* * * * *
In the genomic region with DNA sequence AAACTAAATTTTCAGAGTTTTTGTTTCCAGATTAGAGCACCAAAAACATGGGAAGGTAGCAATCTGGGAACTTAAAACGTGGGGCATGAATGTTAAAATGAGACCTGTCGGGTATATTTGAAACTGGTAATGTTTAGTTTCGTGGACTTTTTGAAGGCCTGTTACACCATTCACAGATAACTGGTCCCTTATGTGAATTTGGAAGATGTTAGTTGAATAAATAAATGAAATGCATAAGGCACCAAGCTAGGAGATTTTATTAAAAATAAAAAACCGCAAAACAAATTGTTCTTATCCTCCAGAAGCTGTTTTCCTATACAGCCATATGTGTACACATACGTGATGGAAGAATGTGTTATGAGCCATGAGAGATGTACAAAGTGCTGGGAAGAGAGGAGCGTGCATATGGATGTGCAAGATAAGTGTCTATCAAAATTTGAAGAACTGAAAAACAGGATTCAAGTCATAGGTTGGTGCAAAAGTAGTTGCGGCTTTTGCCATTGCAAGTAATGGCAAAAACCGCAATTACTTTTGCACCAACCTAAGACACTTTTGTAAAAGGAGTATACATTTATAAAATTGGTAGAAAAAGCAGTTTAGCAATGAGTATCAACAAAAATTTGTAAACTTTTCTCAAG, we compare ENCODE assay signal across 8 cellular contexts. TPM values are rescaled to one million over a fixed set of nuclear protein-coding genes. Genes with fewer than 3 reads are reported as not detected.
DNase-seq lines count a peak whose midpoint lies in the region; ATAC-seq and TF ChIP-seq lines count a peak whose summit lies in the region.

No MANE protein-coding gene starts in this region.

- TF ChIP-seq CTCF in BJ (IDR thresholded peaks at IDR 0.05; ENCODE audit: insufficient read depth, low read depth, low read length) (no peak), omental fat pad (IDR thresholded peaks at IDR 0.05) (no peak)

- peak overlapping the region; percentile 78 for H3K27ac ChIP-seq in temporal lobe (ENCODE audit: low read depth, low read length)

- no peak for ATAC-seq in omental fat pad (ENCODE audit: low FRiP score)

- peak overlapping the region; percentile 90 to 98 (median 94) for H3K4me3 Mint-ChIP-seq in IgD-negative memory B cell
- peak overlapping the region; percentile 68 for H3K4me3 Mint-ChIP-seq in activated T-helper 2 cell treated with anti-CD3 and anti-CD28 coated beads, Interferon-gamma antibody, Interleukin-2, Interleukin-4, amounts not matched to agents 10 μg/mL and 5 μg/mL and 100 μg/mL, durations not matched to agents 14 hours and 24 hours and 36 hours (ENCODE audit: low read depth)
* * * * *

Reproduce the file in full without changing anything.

In the genomic region with DNA sequence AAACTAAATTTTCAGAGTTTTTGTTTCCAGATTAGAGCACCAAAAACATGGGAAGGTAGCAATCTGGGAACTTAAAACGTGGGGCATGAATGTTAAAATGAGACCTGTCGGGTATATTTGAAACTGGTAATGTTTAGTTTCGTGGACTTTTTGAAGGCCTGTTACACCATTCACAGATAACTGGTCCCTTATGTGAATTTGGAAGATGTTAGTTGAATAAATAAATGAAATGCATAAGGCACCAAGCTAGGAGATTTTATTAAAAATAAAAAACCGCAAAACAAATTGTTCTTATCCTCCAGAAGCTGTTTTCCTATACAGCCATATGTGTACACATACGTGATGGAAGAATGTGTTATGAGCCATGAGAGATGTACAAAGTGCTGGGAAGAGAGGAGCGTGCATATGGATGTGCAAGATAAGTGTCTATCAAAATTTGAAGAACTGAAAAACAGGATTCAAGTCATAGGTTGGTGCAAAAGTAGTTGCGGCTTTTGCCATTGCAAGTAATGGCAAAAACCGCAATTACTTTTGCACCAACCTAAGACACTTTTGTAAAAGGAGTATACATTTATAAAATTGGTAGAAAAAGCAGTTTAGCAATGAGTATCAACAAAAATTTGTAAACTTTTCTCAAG, we compare ENCODE assay signal across 8 cellular contexts. TPM values are rescaled to one million over a fixed set of nuclear protein-coding genes. Genes with fewer than 3 reads are reported as not detected.
DNase-seq lines count a peak whose midpoint lies in the region; ATAC-seq and TF ChIP-seq lines count a peak whose summit lies in the region.

No MANE protein-coding gene starts in this region.

- TF ChIP-seq CTCF in BJ (IDR thresholded peaks at IDR 0.05; ENCODE audit: insufficient read depth, low read depth, low read length) (no peak), omental fat pad (IDR thresholded peaks at IDR 0.05) (no peak)

- peak overlapping the region; percentile 78 for H3K27ac ChIP-seq in temporal lobe (ENCODE audit: low read depth, low read length)

- no peak for ATAC-seq in omental fat pad (ENCODE audit: low FRiP score)

- peak overlapping the region; percentile 90 to 98 (median 94) for H3K4me3 Mint-ChIP-seq in IgD-negative memory B cell
- peak overlapping the region; percentile 68 for H3K4me3 Mint-ChIP-seq in activated T-helper 2 cell treated with anti-CD3 and anti-CD28 coated beads, Interferon-gamma antibody, Interleukin-2, Interleukin-4, amounts not matched to agents 10 μg/mL and 5 μg/mL and 100 μg/mL, durations not matched to agents 14 hours and 24 hours and 36 hours (ENCODE audit: low read depth)